[00:19:49] You know, I wasn't trying to get more views. The only views I was going to get were the same views. My parents, that's it. You know, whereas now I have so many kids, uh, tweeting to me, uh, you know, very young ages or even, you know, in their twenties, in their college, after college, but they're brand new to this and asking me how to get more views and, you know, As nicely as I can say is just keep making things you're not good yet, you know?
[00:20:20] And of course not, no one starts and is good. You know, you see people that have been doing it for 10 plus years and you think you're going to jump to right to that level. No, those, those people put in the work like before film, riot ever even went on air. I had been five years out of film school and, you know, Almost 20 years of doing it, you know, from a little kid on, you know, making things and showing it to people.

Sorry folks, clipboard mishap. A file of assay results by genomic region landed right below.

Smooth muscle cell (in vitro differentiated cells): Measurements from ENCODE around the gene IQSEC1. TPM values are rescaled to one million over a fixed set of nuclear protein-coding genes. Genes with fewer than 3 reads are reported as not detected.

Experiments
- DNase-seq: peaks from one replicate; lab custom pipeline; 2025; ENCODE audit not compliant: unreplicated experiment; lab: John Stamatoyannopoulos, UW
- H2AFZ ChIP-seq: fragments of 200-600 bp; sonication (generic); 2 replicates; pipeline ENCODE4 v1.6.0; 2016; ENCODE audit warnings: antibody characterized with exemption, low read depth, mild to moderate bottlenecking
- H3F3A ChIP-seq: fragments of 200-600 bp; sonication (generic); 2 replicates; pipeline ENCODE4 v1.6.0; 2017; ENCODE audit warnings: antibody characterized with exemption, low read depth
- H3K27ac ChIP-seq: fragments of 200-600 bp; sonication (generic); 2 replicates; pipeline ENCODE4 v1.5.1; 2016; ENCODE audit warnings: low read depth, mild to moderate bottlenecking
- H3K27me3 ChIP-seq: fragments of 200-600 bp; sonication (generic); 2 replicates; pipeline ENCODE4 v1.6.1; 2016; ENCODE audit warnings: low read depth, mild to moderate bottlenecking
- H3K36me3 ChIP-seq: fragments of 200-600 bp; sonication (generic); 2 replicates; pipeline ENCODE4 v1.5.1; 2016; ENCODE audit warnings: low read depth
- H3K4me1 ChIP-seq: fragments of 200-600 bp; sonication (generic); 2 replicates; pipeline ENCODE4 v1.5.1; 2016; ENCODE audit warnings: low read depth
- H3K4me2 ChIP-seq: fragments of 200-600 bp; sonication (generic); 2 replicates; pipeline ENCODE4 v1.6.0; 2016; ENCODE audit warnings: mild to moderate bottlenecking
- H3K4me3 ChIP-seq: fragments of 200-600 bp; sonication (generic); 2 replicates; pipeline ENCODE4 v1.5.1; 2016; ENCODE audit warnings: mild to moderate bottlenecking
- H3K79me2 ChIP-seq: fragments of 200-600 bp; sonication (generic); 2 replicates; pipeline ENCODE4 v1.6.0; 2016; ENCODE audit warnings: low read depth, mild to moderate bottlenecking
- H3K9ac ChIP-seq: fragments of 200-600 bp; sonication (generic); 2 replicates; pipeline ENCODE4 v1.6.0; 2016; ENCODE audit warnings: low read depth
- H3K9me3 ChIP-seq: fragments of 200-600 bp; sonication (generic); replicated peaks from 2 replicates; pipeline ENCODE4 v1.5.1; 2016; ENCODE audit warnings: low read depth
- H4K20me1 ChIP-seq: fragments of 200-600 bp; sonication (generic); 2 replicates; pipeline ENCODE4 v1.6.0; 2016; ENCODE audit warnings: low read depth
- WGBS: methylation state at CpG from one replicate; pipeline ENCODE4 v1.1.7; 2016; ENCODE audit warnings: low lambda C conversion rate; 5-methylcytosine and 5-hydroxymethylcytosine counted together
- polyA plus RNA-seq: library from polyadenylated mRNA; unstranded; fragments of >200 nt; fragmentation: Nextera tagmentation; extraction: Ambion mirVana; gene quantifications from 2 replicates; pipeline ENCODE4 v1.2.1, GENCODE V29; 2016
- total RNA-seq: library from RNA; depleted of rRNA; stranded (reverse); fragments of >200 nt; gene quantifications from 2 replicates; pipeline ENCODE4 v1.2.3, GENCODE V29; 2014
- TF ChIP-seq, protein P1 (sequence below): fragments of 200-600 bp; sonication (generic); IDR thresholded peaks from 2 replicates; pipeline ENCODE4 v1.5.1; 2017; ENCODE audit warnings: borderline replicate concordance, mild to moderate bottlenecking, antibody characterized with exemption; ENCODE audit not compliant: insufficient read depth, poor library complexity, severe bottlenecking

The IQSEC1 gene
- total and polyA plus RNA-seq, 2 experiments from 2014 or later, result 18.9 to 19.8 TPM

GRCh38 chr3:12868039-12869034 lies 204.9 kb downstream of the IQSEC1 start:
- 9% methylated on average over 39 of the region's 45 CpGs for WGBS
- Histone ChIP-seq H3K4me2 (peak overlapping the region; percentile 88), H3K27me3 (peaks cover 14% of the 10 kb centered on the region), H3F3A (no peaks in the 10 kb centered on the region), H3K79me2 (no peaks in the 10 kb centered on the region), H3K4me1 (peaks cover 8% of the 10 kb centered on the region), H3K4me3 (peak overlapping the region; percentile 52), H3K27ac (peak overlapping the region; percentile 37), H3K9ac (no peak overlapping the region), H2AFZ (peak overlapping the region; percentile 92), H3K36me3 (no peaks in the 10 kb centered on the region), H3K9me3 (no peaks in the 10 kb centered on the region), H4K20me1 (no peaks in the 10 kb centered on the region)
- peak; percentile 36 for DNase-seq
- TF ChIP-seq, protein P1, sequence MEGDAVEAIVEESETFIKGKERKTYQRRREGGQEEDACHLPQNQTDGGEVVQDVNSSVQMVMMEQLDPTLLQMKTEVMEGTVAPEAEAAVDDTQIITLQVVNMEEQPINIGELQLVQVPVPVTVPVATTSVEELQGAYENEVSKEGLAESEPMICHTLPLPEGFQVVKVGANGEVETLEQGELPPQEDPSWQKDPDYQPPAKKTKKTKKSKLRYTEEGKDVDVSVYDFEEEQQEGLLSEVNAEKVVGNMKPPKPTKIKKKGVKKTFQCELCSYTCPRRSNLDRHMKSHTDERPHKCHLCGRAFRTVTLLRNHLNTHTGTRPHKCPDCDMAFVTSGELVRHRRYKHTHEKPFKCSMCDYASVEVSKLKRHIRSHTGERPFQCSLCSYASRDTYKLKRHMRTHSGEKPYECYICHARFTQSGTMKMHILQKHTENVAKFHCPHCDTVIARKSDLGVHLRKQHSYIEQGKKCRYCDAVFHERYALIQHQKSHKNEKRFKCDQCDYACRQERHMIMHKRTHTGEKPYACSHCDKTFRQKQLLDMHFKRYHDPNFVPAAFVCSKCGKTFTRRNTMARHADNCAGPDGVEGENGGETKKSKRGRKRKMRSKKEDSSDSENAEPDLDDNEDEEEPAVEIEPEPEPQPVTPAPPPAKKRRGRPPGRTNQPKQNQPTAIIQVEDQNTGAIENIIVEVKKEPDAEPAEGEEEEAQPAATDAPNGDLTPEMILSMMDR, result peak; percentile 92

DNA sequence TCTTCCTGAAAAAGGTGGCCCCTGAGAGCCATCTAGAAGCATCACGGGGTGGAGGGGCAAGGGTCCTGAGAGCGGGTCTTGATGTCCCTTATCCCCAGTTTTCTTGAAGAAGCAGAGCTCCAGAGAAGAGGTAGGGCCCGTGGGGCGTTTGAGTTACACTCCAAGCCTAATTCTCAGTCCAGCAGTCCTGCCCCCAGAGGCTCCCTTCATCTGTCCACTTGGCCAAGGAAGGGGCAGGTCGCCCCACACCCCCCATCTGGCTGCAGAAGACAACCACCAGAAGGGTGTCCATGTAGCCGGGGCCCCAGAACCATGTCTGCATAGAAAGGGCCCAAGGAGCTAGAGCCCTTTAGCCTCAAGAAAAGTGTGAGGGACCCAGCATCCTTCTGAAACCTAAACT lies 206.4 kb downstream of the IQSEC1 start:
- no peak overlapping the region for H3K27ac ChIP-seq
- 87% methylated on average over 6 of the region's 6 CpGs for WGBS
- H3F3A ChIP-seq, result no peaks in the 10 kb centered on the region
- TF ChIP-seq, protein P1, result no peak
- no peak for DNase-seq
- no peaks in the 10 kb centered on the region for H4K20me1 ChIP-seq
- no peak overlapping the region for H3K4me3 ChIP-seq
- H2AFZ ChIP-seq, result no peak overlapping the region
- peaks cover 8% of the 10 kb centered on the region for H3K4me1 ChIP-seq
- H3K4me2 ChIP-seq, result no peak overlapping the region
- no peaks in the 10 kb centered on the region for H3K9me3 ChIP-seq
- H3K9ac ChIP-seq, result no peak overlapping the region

[00:20:47] Um, so just getting that idea, that very damaging idea to where if you truly want to be a storyteller of any kind, the like button, the view count that's poison. That should not matter 10 years from now when you're making killer stuff, uh, then you know, Be worried more about that. But even now, honestly, when I make short films, uh, when we make episodes, you know, I, I always joke around with Josh.
[00:21:14] We'd probably get more views if we did care, but we don't think in those terms,
[00:21:20] Ollie: [00:21:20] right. It doesn't just make film riot though. The channel and his career, also home to his short films, these films show off that experience that Ryan has built the steps that he's made towards becoming a feature director.
[00:21:31] They've been everything from horror shorts that comes and knocking and tell to action flick ballistic, and even Saifai in Sentinel and UFO. Yeah. Well, they haven't been as something that isn't personal to Ryan
[00:21:42] Ryan Connolly: [00:21:42] just make something that I want to make like, okay. So ballistic actually came out of an almost attempt.